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Flax: What’s old is new again

Fibrevolution aims to bring fiber flax back to Oregon’s Willamette Valley.

By Margarett Waterbury

For the Capital Press

Published on May 17, 2018 9:21AM

Last changed on May 21, 2018 1:39PM

Shannon Welsh hand-pulls fiber flax from a test plot. Pulling rather than cutting or combining helps preserve the entire length of the fibers, increasing their quality.

Courtesy of John Morgan

Shannon Welsh hand-pulls fiber flax from a test plot. Pulling rather than cutting or combining helps preserve the entire length of the fibers, increasing their quality.

Alvin Ulrich evaluates historic linen samples made from Oregon-grown flax at the Willamette Heritage Center in Salem, Ore.

Margarett Waterbury/For the Capital Press

Alvin Ulrich evaluates historic linen samples made from Oregon-grown flax at the Willamette Heritage Center in Salem, Ore.


SALEM, Ore. — Over the past 70 years, fiber flax, once a major crop in the Willamette Valley, has virtually vanished from Oregon. But a new initiative called Fibrevolution aims to revive this once-thriving industry and bring fiber flax cultivation back to the Northwest.

Headed by farmer Angela Wartes-Kahl and textile designer and nonprofit leader Shannon Welsh, Fibrevolution is a new company allied with Fibershed, a nonprofit that supports local fiber production. Wartes-Kahl and Welsh have partnered with Oregon State University and Ralph Fisher of Fisher Farms in Sublimity, Ore., to explore the idea of reviving Oregon fiber flax, with the ultimate goal of establishing a regional long line flax processing center and positioning Oregon as a new center for sustainable textiles.

Why go to the trouble to revive a moribund industry? Interest in natural fibers is growing. Consumers are becoming more aware of the waste associated with the “fast fashion” textile industry, and companies are seeking new ways to demonstrate a commitment to waste reduction.

“Starting around 2008 or 2009, everyone in the textile industry started talking about sustainability,” said Welsh. “Designers, fashion brands, even companies like Columbia were starting to think, wow, this system we have is just insane.”

For farmers, flax has appealing versatility and fits well within grass seed or grain rotations. Its byproducts can also be commercialized. Tow, the short or broken fibers produced during long line processing, is demanded by the plastics industry and has potential for building insulation.

Last year, the team grew just over four acres of fiber flax on multiple test plots in the Willamette Valley. Because no harvesting equipment was available, they pulled and processed the entire crop by hand — not a viable option for a commercial grower, but a good way to get a sense of the crop’s potential in Oregon. Alvin Ulrich, president of Biolin Research and a longtime consultant to the natural fiber industry, evaluated the team’s 2017 crop and deemed its quality excellent.

This year, Fibrevolution is working to eliminate the major agronomic barriers to fiber flax: low seed supply and the lack of harvesting and processing equipment.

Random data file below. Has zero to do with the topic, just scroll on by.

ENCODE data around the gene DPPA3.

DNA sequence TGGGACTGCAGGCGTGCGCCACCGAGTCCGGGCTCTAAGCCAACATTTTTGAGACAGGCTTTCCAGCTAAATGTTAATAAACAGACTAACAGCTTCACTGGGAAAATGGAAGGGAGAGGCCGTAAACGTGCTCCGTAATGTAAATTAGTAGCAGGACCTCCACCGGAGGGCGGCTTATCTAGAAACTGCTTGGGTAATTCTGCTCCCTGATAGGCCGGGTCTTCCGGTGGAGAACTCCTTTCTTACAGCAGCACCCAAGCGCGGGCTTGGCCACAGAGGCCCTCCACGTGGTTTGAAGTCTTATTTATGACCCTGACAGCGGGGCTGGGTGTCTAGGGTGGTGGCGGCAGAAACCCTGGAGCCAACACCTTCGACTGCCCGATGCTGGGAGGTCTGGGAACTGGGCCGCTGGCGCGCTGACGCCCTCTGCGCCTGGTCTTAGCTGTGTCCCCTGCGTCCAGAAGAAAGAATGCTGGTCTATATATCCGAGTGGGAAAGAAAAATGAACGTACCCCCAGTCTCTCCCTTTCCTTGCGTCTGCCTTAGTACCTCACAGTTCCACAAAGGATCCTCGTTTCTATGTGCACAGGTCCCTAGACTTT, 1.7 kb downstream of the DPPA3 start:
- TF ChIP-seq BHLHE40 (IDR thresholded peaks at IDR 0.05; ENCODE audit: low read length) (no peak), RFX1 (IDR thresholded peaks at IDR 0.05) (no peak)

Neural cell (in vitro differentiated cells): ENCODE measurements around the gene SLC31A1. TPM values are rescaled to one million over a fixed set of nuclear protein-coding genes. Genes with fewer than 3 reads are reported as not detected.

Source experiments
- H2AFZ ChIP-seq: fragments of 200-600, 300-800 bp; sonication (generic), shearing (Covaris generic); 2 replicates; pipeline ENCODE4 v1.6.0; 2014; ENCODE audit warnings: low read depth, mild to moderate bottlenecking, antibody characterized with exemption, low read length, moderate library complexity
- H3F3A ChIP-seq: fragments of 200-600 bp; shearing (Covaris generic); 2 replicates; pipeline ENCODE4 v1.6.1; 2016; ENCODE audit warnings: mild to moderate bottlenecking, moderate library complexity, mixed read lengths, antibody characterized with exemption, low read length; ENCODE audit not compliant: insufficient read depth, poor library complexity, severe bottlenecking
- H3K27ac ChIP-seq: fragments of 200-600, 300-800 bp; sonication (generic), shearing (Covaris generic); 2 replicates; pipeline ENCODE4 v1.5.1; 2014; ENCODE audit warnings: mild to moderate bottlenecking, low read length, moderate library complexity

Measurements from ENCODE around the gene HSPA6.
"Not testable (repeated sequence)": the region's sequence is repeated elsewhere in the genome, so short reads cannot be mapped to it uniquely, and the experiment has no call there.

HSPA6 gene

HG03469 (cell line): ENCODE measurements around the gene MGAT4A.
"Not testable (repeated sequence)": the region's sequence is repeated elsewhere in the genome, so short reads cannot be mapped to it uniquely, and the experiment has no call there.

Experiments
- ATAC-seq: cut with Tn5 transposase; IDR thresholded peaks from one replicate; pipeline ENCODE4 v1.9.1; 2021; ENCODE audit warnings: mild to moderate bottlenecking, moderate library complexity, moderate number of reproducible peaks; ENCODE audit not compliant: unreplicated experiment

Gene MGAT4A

OSU breeder Jennifer Kling is launching a full fiber flax trial at OSU’s Lewis Brown Research Farm to compare irrigated and non-irrigated crops. At Common Treasury, Wartes-Kahl’s farm in Alsea, Ore., a plot is designated for testing field-retting (an in-field processing technique) and fiber quality. Welsh is developing fiber flax workshops in conjunction with GeerCrest Farm in Salem, Ore., including a demonstration garden.

In June 2018, Wartes-Kahl and Welsh are planning a trip to Belgium and France (two areas known for fiber flax cultivation) to meet with seed companies, observe the harvest and processing machinery, and visit a flax farm cooperative.

Harvesting equipment remains a significant issue for Northwest growers. Top quality fiber flax is pulled rather than cut or combined, which preserves the full length of the flax fibers. Mechanical pullers exist, but they’re nearly nonexistent in the U.S. The only pieces of machinery Wartes-Kahl and Welsh have been able to find are historic flax pullers that are no longer functional.

Fisher will grow approximately 18 acres of flax during the 2018 season at his farm in Sublimity. He says fiber flax is well-suited to western Oregon’s climate, and an appealing alternative crop for commodity growers.

“You look back on the historical data, and in 1920, we had the best flax in the world,” says Fisher. “I think we can do it again.”

Fisher says he’s seen other efforts to revive fiber flax fail, but he thinks this time may be different.

“Past times, the crop was grower driven, but this time, it looks more like the supply side is asking to grow flax,” says Fisher. “I don’t know what the potential is, whether it’s 200 acres or 20,000 acres, but I think we need to understand the supply side and what the supply wants, and see if we can make it agronomically feasible.”

Online

For more information about Fibrevolution or Oregon flax, visit www.fibre-evolution.com



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